Have we entered a new golden era for quantitative investing? Trends such as the decline of traditional active management and the rise of machine learning-based investing would suggest that is the case. But Rob Arnott, founder and chairman of Research Affiliates, a self-described “lifelong quant”, seems prudent about the prospects for quant strategies. He finds the quantitative-investing industry often guilty of “overhyping and overselling” ideas.
Yet the past decade has seen the remarkable growth of quantitative investing. Arnott’s firm, Research Affiliates, has amassed $170bn (€148bn) of assets under management since its foundation in 2002.
Arnott founded Research Affiliates after a career spent between academic studies and executive positions at various asset management firms. He is a staunch advocate of the use of the scientific method in finance, and has no doubt in the power of asset management to solve financial problems.
However, he argues that the flaws of quantitative strategies tend to be overlooked. “There is some real naivety in the factor-investing community. It is very sad that – while the ideas, in many cases, are good – they are just being hyped as being more remarkable than they truly are,” he says.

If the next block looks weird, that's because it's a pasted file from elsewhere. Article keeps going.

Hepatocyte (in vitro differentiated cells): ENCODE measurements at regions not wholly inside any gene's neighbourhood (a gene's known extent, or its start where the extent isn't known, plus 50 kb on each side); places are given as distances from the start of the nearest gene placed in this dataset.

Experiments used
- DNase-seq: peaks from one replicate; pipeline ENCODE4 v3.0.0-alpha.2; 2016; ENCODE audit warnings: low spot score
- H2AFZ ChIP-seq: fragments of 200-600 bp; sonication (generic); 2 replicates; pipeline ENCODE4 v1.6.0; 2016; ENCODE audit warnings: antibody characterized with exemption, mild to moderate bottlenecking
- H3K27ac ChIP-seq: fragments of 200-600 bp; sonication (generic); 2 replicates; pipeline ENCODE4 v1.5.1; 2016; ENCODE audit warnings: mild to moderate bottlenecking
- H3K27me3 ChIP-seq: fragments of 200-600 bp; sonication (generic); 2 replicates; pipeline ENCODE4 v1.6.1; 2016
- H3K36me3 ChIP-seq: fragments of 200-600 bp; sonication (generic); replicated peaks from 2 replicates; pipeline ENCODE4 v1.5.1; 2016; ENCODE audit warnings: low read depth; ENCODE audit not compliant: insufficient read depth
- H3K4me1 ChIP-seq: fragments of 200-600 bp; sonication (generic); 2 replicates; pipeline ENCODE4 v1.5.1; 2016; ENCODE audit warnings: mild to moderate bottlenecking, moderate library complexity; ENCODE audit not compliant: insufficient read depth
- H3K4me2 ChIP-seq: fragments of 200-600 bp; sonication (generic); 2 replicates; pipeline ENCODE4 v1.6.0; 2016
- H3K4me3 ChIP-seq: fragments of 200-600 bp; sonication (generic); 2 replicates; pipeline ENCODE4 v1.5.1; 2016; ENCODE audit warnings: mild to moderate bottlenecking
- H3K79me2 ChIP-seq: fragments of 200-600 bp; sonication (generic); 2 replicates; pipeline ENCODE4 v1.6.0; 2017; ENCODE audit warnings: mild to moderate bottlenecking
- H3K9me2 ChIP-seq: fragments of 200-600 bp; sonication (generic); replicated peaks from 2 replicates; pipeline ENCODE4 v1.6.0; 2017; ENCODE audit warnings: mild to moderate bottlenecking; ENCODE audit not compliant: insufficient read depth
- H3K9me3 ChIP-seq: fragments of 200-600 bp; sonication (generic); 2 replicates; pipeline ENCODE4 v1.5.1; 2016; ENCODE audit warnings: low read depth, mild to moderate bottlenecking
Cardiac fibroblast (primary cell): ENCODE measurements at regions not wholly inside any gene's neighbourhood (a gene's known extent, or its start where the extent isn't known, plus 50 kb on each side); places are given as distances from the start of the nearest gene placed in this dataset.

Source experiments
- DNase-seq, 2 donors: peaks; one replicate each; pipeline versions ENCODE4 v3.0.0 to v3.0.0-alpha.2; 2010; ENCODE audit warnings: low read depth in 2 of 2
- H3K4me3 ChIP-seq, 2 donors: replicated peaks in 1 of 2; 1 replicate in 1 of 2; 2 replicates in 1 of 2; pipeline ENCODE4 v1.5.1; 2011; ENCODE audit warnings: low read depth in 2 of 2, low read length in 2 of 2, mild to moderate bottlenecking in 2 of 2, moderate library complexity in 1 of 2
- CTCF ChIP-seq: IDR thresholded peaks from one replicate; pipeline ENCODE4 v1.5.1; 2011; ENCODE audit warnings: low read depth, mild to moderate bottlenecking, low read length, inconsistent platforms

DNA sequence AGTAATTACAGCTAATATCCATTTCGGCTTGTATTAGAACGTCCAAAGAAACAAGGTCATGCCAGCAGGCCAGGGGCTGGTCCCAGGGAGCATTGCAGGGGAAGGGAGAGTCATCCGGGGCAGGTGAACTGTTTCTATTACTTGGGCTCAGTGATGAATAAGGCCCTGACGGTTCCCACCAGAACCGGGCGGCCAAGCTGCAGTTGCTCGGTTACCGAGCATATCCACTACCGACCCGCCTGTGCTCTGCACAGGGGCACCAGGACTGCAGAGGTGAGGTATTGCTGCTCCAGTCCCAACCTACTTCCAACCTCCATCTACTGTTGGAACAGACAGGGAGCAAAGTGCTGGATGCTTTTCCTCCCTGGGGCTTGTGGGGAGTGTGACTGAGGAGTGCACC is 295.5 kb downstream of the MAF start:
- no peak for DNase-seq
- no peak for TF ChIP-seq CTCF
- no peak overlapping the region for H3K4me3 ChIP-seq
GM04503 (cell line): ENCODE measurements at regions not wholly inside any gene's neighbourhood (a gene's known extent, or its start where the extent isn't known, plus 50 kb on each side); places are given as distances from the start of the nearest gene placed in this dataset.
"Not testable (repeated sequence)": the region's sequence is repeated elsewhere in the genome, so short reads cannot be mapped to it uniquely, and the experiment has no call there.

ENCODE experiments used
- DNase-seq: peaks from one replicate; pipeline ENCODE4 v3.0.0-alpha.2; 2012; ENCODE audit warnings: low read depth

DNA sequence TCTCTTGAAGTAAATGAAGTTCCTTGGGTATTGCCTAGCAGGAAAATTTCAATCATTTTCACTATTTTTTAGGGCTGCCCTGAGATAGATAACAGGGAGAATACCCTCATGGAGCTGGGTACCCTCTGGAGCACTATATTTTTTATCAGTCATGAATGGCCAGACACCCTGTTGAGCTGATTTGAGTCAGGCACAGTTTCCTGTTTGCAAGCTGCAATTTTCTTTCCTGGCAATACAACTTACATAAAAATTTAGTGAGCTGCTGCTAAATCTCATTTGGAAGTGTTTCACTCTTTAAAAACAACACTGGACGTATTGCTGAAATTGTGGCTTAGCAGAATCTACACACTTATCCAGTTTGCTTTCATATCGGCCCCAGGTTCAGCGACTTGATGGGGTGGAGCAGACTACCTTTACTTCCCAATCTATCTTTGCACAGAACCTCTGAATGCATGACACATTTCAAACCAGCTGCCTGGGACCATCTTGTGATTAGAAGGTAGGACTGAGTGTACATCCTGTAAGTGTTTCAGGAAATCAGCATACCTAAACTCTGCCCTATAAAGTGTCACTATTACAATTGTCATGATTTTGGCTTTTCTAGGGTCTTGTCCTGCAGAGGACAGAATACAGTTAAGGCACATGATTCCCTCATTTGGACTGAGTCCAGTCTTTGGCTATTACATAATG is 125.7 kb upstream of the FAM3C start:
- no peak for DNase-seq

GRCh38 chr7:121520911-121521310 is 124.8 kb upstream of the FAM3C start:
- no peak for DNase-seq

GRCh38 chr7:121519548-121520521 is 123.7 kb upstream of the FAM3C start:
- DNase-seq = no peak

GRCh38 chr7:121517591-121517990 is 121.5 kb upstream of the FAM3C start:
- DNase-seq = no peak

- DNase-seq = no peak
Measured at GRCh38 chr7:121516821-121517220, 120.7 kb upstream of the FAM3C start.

Perhaps because of its roots in academia, quant investing is an industry where ideas are deeply held. Arnott suggests quants may have an ego problem. He says: “I think a certain dose of humility is necessary for successful asset management. One must recognise that any strategy will be less than perfect and it is likely to have an array of errors or flaws that might have been avoided.”
The industry is having one of its biggest debates precisely around its relationship with academic research. Purists advocate the use of strictly academic definitions of factors, while most practitioners use more complex definitions. The debate matters because different definitions of factors in portfolios can provide different investment results.
Having authored more than 100 papers in academic journals, Arnott is sanguine about his firm’s relationship with academia. He says: “Those who say that you have to hew to the academic definition of a factor, in order to deliver the same results as the literature would suggest, are overlooking some very basic problems.”